Girl Talk: Centenary Beauty

“The beauty of a woman is not in the clothes she wears, the figure that she carries, or the way she combs her hair. The beauty of a woman is seen in her eyes, because that is the doorway to her heart, the place where love resides. True beauty in a woman is reflected in her soul. It's the caring that she lovingly gives, the passion that she shows & the beauty of a woman only grows with passing years.”

― Audrey Hepburn

What makes us feel beautiful? Most women find it very hard to name three things they like about their body, and for many, when they finally come to like the way they are built, it is too late, as age begins to play its tricks. There are so many aspects of beauty that are known to be classic and timeless. If someone is blonde, blue eyed and thin they are traditionally seen as pretty. But every decade brings with it new beauty standards, sometimes ones that stand in opposition to the ones before them, so how to keep up? Should we be curvy or slender? Tanned or fair? Long or short haired? And, what happens eventually when we grow old and, inevitably, our bodies begin to sag and wrinkle? What makes us beautiful then?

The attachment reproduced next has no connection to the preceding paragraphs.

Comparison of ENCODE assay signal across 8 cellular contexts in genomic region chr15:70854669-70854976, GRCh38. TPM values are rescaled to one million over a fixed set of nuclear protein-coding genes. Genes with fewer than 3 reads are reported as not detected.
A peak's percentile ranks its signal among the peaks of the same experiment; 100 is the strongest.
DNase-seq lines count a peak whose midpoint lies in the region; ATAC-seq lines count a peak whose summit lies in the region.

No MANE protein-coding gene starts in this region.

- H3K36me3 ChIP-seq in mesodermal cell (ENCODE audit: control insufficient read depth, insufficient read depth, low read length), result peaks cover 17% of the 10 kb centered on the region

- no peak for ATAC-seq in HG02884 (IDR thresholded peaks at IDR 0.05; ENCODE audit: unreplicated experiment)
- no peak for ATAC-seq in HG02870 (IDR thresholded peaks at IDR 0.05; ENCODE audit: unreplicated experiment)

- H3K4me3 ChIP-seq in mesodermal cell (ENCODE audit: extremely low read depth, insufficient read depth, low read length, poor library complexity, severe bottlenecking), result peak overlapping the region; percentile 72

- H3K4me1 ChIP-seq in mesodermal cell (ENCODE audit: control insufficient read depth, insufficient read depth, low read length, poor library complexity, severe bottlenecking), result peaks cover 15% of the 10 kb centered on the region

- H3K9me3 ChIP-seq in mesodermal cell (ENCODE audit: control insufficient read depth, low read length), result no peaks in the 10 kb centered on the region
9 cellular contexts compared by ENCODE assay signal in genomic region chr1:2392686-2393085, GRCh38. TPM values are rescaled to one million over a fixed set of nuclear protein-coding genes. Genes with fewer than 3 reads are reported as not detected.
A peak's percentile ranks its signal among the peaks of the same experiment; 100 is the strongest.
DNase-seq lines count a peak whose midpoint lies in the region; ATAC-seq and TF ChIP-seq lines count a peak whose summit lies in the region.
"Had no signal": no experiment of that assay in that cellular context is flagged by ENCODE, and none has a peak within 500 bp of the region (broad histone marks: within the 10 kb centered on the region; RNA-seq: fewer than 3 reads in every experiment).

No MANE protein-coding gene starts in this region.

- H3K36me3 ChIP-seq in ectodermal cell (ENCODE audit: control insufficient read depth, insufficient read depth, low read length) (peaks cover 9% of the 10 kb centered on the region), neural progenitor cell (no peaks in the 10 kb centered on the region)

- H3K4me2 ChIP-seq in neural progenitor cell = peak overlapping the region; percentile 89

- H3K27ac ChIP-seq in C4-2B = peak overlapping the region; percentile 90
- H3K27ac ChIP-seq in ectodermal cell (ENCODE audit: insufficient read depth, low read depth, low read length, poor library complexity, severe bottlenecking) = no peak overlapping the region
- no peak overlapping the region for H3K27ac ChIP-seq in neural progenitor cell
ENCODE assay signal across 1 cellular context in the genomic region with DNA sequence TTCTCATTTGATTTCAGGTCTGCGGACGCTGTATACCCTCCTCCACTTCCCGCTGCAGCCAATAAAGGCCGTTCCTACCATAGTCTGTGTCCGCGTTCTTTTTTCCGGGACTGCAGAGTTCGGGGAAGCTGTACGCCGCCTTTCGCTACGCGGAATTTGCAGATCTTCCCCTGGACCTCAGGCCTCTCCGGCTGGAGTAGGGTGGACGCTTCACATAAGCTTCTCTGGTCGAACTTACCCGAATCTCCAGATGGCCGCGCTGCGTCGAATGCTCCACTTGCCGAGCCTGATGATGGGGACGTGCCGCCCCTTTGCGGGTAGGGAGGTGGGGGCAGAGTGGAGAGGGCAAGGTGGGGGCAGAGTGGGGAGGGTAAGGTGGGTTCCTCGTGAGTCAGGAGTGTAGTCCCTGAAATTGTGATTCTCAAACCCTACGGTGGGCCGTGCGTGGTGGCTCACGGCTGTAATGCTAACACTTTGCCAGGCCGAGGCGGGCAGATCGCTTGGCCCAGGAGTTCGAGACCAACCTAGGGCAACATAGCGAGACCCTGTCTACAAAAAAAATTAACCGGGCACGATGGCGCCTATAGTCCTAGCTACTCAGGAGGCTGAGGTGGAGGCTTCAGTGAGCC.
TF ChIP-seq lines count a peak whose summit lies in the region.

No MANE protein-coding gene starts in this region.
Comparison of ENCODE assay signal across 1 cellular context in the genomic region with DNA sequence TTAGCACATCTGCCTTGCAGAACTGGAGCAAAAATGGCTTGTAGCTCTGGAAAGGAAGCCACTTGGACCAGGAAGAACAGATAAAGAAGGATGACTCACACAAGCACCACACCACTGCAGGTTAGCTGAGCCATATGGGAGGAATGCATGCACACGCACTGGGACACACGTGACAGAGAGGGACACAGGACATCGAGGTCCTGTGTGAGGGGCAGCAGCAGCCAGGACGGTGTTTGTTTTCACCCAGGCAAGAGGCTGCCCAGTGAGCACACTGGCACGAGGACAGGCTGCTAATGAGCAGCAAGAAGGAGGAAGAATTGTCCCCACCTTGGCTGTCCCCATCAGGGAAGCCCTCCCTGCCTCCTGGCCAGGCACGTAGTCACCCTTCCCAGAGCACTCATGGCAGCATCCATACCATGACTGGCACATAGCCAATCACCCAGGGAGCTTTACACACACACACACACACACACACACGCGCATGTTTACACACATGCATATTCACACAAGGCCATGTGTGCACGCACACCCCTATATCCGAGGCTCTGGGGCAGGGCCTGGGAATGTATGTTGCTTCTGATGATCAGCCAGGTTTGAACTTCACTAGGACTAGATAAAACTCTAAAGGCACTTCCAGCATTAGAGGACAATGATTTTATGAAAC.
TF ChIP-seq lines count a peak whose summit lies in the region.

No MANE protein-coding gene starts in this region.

These centenarians feel beautiful just the way they are, and they share the features and details that make them gorgeous in and out. Perhaps this can teach us something about ourselves, perhaps it can even help us redefine beauty all together. 

Watch the video here 

And a bonus video hereHow to Feel Beautiful, According to 100-Year-Olds

This videos leave me smiling like a child in front of a candy shop.

Elegance and grace are to me the two biggest pillars of beauty. Joyce Carpati (86) and Carmen Dell'Orefice (83) are two of my biggest fashion idols because they escalate this two qualities to levels of divinity. Not only they carry gorgeous physics but they personify dignity, strength, intelligence and fearlessness with every gaze they blink. This two go beyond the art of the femme fatale. There's not a trace of sexualization or objectification in their looks but plane and simple, yet ethereal and powerful allure. 

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There's only one way to finish this story and it is by quoting one of my favorite writers, F. Scott Fitzgerald:

“She was beautiful, but not like those girls in the magazines. She was beautiful, for the way she thought. She was beautiful, for the sparkle in her eyes when she talked about something she loved. She was beautiful, for her ability to make other people smile, even if she was sad. No, she wasn't beautiful for something as temporary as her looks. She was beautiful, deep down to her soul. She is beautiful.” 

Ava L.